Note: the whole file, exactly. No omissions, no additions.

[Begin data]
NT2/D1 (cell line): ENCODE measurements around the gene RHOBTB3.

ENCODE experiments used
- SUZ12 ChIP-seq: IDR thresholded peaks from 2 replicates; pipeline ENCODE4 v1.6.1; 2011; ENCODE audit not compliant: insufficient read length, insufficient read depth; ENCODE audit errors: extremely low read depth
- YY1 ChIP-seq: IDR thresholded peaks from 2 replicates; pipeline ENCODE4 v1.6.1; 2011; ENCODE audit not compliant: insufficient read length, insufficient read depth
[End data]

NT2/D1 (cell line): ENCODE measurements around the gene RHOBTB3.

ENCODE experiments used
- SUZ12 ChIP-seq: IDR thresholded peaks from 2 replicates; pipeline ENCODE4 v1.6.1; 2011; ENCODE audit not compliant: insufficient read length, insufficient read depth; ENCODE audit errors: extremely low read depth
- YY1 ChIP-seq: IDR thresholded peaks from 2 replicates; pipeline ENCODE4 v1.6.1; 2011; ENCODE audit not compliant: insufficient read length, insufficient read depth